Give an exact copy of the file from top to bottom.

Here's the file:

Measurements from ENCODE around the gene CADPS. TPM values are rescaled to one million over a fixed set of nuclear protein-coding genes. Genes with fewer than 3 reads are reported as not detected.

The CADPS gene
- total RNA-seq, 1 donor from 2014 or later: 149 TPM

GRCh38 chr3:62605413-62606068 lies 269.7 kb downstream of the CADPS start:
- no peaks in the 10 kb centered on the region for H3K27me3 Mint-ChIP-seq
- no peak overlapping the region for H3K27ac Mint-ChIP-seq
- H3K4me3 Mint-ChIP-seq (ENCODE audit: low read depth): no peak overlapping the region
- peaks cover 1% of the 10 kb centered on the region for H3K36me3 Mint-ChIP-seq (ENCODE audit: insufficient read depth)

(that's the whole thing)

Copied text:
Measurements from ENCODE around the gene CADPS. TPM values are rescaled to one million over a fixed set of nuclear protein-coding genes. Genes with fewer than 3 reads are reported as not detected.

The CADPS gene
- total RNA-seq, 1 donor from 2014 or later: 149 TPM

GRCh38 chr3:62605413-62606068 lies 269.7 kb downstream of the CADPS start:
- no peaks in the 10 kb centered on the region for H3K27me3 Mint-ChIP-seq
- no peak overlapping the region for H3K27ac Mint-ChIP-seq
- H3K4me3 Mint-ChIP-seq (ENCODE audit: low read depth): no peak overlapping the region
- peaks cover 1% of the 10 kb centered on the region for H3K36me3 Mint-ChIP-seq (ENCODE audit: insufficient read depth)